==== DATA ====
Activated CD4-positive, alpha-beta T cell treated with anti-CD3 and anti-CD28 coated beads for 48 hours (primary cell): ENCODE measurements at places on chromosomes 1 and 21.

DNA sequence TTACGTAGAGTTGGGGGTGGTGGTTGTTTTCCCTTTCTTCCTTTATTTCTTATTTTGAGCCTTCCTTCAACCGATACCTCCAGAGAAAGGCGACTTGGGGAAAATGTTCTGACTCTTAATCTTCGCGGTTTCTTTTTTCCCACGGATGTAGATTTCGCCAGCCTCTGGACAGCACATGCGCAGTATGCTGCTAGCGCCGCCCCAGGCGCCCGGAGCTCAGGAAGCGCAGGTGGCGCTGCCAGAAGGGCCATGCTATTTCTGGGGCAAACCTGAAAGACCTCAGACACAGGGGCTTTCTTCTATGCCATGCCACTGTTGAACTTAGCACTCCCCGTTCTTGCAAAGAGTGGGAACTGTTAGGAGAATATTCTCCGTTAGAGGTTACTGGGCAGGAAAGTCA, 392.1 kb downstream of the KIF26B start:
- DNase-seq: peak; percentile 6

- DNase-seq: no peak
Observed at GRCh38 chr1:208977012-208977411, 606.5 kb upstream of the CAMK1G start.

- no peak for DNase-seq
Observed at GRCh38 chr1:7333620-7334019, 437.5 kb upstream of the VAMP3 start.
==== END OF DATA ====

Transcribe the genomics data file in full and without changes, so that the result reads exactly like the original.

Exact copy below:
Activated CD4-positive, alpha-beta T cell treated with anti-CD3 and anti-CD28 coated beads for 48 hours (primary cell): ENCODE measurements at places on chromosomes 1 and 21.

DNA sequence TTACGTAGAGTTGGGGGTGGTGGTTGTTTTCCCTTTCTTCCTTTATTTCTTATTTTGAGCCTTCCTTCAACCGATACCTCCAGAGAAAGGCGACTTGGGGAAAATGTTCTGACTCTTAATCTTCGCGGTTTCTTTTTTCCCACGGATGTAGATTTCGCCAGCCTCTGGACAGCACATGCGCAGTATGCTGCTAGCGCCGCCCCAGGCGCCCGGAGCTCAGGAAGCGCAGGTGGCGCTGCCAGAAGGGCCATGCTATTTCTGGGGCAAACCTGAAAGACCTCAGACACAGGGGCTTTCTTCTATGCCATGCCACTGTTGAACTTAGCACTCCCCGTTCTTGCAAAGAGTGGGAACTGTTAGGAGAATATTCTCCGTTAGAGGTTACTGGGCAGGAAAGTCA, 392.1 kb downstream of the KIF26B start:
- DNase-seq: peak; percentile 6

- DNase-seq: no peak
Observed at GRCh38 chr1:208977012-208977411, 606.5 kb upstream of the CAMK1G start.

- no peak for DNase-seq
Observed at GRCh38 chr1:7333620-7334019, 437.5 kb upstream of the VAMP3 start.